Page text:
By Elizabeth Adegbesan with agency report

LAGOS, NIGERIA – JULY 15: Nigerian Naira, NGN is counted in an exchange office on July 15, 2008 in Lagos, Nigeria. (Photo by Dan Kitwood/Getty Images)

Moody’s Investors Service said a four percent devaluation of the naira will put further pressure on the quality of banks’ assets.

The service analyst, Peter Mushangwe disclosed this yesterday in an emailed response to questions, Bloomberg said.

Mushangwe said: “A four percent devaluation of the naira versus the dollar will put negative pressure on Nigerian banks’ asset quality and capital metrics as they have a high proportion of foreign-currency denominated loans.

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“Foreign-currency borrowers who do not earn foreign currency will require higher naira cash flows to meet their obligations, diminishing their repayment capacity.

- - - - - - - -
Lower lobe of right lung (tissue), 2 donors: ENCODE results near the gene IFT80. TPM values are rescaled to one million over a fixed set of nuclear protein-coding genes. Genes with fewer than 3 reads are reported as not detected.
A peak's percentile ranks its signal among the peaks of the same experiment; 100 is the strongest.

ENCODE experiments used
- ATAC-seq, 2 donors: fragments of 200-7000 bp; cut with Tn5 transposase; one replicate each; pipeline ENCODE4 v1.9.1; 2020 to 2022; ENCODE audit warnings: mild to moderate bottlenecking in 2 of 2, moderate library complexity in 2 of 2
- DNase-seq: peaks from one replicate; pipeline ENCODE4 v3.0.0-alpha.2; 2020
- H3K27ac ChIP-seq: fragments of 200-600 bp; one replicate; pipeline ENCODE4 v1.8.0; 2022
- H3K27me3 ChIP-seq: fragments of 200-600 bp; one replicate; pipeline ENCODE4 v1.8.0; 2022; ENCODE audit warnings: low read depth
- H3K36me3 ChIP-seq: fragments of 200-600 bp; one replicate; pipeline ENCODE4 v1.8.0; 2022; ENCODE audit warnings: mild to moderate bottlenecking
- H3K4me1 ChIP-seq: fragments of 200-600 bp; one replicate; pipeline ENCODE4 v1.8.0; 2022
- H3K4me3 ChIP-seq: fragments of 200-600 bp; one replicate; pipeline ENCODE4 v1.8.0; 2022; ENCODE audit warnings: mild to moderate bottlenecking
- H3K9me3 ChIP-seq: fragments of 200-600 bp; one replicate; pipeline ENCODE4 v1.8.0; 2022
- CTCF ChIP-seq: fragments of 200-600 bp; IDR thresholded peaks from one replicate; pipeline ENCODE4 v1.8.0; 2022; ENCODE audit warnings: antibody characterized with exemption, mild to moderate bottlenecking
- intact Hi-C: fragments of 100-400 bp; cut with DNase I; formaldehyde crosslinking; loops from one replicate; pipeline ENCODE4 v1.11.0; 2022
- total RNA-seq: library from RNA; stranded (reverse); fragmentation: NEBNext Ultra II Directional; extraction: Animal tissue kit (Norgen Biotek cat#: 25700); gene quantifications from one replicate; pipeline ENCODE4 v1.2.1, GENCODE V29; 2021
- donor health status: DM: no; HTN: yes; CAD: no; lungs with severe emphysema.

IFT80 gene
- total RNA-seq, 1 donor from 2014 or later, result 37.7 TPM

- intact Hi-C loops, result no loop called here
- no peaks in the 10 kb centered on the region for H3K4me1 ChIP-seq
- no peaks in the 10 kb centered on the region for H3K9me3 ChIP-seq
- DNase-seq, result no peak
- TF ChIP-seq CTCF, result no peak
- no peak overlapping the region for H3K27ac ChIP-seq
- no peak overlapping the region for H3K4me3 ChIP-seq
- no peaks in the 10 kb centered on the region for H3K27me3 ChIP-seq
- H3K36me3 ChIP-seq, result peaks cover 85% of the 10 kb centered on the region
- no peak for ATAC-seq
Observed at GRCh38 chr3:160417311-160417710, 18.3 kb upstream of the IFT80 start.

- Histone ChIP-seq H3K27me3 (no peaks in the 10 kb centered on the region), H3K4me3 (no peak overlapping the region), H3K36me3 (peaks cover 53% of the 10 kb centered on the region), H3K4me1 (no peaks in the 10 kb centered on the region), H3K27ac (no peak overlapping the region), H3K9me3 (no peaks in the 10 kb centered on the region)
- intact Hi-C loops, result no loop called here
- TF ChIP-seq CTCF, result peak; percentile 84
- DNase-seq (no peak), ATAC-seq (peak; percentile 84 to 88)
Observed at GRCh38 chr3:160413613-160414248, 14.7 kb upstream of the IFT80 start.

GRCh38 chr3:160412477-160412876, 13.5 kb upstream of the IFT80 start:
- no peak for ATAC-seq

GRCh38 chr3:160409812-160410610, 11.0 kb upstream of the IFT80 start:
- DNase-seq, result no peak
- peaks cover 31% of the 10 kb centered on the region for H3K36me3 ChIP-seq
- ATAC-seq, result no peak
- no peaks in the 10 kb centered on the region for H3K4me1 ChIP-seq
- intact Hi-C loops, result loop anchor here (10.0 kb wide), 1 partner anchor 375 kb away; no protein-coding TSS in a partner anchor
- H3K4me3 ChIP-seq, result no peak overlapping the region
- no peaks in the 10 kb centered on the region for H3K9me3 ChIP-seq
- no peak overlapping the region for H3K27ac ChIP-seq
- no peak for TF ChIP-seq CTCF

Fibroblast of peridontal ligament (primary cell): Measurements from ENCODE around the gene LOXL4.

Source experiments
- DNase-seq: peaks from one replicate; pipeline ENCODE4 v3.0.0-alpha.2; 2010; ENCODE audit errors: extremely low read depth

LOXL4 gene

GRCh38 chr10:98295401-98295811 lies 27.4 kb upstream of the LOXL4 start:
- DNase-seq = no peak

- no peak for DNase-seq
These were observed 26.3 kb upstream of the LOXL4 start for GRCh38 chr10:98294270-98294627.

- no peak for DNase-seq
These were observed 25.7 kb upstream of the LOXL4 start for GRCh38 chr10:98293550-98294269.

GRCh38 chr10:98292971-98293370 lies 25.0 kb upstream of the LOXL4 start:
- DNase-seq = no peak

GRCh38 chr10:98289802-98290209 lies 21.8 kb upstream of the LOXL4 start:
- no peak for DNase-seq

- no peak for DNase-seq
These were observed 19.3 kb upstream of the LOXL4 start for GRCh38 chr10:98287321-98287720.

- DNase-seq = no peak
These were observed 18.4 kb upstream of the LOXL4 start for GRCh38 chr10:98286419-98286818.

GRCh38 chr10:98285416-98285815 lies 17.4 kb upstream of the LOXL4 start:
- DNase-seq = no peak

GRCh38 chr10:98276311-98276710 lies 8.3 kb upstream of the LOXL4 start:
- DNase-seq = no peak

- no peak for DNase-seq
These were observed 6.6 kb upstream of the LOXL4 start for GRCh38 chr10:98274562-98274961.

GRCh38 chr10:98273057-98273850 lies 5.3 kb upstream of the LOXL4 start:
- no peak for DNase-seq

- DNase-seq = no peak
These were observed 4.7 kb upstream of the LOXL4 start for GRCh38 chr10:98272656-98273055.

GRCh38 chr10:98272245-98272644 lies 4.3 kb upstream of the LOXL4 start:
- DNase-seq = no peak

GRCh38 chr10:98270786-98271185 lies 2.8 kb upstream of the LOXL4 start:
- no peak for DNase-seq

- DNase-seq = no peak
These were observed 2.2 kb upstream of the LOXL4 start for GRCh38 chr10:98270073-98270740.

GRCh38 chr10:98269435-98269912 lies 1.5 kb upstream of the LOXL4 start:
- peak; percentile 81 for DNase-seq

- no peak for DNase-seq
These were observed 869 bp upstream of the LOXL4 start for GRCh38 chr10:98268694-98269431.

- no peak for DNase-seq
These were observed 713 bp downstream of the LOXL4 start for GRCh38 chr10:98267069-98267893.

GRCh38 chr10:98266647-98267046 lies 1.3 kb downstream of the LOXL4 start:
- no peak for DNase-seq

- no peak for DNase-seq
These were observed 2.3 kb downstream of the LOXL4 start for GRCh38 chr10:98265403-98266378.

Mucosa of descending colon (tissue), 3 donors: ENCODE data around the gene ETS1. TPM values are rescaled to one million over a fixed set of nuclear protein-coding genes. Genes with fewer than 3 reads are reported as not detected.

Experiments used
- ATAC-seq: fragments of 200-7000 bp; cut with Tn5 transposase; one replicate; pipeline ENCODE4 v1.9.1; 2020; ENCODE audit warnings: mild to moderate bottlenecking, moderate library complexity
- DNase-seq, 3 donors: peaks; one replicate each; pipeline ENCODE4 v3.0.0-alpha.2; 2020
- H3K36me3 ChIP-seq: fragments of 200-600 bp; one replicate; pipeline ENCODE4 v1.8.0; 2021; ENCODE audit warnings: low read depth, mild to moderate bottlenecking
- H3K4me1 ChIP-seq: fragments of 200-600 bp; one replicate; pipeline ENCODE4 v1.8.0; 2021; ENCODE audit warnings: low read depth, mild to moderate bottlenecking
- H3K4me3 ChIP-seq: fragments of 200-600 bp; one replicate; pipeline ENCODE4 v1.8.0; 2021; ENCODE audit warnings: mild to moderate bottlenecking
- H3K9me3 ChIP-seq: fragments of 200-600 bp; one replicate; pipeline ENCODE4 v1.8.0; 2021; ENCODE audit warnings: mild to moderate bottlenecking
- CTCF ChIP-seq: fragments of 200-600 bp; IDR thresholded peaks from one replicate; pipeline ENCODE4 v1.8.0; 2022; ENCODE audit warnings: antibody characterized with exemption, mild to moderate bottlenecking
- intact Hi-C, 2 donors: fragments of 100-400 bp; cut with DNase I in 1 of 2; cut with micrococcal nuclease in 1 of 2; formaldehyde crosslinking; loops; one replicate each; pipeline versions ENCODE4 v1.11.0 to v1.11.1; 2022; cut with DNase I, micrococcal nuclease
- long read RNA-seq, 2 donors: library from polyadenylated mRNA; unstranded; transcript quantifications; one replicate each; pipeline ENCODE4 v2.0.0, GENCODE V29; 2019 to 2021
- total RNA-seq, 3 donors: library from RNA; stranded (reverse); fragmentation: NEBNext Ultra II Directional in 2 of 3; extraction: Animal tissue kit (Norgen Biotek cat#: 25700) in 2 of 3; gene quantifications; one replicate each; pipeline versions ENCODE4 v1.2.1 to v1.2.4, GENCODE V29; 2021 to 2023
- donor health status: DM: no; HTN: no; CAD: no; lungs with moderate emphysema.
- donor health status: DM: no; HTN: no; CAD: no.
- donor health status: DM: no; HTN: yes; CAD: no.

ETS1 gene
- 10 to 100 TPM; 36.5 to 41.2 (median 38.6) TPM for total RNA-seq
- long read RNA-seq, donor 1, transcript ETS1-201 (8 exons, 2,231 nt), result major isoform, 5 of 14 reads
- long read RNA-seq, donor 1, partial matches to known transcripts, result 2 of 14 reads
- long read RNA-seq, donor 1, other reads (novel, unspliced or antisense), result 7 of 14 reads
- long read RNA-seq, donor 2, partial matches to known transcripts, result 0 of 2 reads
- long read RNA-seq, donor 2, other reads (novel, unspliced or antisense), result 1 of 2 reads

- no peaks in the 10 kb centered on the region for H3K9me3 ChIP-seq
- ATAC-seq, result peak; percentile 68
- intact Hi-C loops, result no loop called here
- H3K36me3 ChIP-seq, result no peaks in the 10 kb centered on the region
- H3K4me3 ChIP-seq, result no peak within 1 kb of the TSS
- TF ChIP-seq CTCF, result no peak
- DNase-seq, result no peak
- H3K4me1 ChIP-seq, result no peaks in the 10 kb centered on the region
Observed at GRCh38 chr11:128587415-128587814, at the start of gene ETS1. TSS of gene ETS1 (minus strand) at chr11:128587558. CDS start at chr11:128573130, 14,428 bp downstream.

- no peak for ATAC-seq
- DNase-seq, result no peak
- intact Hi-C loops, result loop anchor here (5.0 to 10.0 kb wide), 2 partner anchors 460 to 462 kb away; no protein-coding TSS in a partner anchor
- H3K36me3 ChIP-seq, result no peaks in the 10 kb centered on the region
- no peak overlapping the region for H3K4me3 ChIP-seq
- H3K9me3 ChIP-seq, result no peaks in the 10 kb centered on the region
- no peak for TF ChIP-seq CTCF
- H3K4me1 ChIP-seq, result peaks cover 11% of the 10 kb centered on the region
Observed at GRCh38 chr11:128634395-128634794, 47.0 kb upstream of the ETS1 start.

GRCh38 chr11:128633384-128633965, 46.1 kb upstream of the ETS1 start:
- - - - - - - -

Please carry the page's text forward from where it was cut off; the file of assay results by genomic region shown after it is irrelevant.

“A weaker naira also increases Nigerian banks’ risk weighted assets related to their foreign currency loans, putting negative pressure on their capital metrics. However, the banks hold good capital buffers,”

Recently, the naira experienced the biggest daily depreciation of N15 in the parallel market since 2017. According to naijabdcs.com, the exchange rate platform of the Association of Bureaux De Change (ABCON), the parallel market exchange rate rose to N382 per dollar on 12th of March, 2020 from N367 per dollar on 11th of March 2020.

This trend also persisted in the Investors and Exporters (I&E) window during the period as the indicative exchange rate jumped to N374 per dollar at the close of business from N368.33 per dollar on 11th of March 2020, translating to N5.67 depreciation for the naira, and the biggest daily depreciation since 2017.

Last week, as a result of the adverse effect of Corona Virus Disease (COVID’19), the Central Bank of Nigeria (CBN) weakened the parallel market rate for the currency to N380 per dollar from N365 while the official exchange rate was allowed to depreciate by 15 percent to N360 per dollar from N307 per dollar.

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